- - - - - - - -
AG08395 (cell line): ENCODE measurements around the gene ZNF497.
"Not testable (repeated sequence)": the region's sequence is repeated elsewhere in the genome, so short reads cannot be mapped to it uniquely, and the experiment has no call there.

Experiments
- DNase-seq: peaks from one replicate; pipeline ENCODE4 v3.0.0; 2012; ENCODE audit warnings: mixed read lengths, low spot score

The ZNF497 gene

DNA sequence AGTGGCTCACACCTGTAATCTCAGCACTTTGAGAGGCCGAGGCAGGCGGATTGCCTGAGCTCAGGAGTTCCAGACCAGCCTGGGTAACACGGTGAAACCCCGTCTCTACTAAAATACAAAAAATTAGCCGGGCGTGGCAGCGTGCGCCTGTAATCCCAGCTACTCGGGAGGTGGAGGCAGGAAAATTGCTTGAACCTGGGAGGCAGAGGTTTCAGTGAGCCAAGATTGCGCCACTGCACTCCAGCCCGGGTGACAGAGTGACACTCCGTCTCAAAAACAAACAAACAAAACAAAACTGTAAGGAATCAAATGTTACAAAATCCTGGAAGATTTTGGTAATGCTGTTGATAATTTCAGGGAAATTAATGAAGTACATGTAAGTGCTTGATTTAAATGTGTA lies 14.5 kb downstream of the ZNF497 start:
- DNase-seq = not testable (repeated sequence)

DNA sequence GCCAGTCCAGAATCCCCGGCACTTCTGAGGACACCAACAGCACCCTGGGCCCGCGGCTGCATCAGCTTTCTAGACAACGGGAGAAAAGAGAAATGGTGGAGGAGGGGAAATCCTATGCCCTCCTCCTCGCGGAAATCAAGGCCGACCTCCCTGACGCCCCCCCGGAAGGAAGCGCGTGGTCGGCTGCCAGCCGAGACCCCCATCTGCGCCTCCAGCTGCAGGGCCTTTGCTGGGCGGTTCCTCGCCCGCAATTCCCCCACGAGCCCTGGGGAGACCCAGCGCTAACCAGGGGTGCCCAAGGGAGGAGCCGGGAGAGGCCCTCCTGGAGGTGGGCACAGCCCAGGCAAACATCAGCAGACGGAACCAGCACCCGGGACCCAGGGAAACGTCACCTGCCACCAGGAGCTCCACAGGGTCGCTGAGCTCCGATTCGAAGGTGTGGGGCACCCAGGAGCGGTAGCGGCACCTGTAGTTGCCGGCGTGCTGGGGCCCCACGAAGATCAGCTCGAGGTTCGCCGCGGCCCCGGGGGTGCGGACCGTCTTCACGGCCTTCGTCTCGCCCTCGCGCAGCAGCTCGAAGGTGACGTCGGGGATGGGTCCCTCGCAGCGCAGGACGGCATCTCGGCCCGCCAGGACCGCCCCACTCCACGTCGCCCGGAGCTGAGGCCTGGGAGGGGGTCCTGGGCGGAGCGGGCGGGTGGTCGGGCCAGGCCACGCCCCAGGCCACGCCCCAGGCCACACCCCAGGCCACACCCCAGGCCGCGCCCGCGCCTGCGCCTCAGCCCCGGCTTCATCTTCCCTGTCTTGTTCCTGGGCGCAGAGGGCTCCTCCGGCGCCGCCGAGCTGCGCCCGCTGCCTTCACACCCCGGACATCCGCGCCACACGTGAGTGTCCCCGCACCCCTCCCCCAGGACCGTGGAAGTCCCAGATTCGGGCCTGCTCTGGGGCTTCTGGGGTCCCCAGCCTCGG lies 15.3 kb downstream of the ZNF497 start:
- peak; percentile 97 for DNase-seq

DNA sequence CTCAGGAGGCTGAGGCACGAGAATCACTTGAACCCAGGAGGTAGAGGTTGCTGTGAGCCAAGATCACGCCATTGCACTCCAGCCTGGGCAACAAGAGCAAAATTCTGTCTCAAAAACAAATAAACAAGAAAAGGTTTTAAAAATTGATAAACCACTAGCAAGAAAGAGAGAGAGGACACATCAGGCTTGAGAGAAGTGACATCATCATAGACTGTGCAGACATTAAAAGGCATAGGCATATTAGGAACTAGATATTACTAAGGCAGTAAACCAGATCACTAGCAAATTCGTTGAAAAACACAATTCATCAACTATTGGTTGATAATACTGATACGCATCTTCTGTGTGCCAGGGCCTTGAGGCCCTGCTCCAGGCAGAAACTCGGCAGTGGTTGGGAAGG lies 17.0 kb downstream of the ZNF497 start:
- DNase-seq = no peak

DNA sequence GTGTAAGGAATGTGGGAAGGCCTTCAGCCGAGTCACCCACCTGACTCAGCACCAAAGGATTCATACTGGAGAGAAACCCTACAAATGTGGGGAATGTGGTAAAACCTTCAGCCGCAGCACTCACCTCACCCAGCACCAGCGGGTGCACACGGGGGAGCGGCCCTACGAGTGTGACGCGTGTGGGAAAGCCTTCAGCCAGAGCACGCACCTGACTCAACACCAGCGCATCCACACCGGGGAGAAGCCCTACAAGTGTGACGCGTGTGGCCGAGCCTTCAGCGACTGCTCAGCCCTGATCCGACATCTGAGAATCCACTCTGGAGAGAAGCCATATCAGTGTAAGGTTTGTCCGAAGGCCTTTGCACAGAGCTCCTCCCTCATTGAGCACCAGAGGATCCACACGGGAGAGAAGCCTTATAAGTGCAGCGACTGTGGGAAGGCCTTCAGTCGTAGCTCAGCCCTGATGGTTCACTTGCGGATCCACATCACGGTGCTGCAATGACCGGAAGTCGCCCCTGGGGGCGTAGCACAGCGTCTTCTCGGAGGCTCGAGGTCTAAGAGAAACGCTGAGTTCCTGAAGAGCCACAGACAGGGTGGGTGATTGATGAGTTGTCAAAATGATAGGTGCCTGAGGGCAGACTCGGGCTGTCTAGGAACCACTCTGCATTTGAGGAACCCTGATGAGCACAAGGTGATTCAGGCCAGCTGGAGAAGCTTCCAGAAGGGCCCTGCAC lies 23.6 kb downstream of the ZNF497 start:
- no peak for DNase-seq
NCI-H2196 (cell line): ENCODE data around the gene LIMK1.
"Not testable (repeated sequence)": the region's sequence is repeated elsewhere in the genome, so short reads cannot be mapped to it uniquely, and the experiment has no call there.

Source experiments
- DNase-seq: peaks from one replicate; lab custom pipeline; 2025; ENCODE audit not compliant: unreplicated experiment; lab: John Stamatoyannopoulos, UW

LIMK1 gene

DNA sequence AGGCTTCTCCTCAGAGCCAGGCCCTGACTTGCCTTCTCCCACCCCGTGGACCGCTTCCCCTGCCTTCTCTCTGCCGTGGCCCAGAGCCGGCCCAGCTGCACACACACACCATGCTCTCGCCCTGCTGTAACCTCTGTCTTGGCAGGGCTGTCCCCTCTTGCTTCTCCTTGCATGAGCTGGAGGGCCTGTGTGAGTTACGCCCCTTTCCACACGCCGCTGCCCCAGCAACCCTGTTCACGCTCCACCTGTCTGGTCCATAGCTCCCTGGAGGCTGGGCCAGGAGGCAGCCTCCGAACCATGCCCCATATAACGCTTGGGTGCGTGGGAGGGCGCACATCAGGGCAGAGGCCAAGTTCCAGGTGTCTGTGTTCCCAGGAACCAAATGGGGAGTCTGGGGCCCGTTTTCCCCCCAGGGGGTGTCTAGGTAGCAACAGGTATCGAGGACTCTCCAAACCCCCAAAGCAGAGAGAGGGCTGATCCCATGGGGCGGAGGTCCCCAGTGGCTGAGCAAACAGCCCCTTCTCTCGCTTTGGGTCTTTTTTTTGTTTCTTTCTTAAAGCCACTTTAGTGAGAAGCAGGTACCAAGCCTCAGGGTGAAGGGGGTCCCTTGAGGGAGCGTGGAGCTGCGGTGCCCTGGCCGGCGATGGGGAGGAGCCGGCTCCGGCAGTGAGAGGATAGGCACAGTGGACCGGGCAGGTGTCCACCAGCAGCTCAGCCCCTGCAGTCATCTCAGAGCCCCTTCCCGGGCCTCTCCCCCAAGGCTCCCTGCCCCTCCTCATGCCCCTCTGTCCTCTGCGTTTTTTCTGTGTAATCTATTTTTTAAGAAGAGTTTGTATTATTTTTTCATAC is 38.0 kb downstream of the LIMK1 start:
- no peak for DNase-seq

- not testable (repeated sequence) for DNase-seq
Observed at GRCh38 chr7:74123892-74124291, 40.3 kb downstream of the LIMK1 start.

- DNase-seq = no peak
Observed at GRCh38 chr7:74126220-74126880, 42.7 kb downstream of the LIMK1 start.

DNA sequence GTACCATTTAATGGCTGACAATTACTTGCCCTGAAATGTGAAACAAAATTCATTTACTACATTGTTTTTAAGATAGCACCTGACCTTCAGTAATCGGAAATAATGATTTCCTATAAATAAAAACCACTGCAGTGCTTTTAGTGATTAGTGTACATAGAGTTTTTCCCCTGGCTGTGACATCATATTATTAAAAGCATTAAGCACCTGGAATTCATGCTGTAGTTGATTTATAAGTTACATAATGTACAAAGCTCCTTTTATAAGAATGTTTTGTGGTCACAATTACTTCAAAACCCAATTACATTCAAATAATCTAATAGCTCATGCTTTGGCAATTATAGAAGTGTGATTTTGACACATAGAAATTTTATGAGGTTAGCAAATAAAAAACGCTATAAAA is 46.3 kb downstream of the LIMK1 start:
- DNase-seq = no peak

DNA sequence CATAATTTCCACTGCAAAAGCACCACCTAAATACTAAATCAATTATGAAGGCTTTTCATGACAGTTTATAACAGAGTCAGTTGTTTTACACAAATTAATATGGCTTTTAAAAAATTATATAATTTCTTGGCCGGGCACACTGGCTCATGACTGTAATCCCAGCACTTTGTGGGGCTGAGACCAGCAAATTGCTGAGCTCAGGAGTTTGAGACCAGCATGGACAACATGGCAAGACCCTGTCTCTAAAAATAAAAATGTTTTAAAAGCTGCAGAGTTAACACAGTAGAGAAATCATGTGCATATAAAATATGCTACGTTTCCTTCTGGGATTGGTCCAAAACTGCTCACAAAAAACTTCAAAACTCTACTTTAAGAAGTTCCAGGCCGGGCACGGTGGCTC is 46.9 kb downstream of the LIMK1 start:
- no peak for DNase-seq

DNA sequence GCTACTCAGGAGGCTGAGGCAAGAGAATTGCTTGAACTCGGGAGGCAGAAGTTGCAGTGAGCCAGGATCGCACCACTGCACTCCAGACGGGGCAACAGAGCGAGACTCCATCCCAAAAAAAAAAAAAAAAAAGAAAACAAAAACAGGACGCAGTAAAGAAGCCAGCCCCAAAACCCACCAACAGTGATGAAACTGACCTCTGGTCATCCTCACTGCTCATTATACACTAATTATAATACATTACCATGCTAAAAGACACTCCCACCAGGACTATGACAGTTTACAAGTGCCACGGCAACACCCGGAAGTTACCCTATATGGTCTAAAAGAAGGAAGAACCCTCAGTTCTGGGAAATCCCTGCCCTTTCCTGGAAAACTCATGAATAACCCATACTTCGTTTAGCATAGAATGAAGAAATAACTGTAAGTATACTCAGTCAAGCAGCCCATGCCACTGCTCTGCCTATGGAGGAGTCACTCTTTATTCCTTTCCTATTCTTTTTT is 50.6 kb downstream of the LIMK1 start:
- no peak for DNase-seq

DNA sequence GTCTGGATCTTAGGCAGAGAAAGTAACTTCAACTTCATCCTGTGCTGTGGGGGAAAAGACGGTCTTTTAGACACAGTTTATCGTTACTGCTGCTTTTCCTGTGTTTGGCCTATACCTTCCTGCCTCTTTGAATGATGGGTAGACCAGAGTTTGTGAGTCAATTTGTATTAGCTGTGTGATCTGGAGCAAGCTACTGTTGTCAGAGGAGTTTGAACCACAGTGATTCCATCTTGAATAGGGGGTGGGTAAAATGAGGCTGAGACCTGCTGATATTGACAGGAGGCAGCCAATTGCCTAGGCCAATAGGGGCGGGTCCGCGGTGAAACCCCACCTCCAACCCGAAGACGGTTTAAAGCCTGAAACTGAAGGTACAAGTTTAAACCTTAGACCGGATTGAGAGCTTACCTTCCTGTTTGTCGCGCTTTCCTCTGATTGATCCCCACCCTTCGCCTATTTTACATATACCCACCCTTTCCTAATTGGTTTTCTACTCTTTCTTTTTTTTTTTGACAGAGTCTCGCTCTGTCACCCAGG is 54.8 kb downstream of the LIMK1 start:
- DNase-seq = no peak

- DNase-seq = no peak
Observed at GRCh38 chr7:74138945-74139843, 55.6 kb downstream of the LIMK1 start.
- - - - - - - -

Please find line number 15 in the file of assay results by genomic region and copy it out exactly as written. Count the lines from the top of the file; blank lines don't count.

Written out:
"Not testable (repeated sequence)": the region's sequence is repeated elsewhere in the genome, so short reads cannot be mapped to it uniquely, and the experiment has no call there.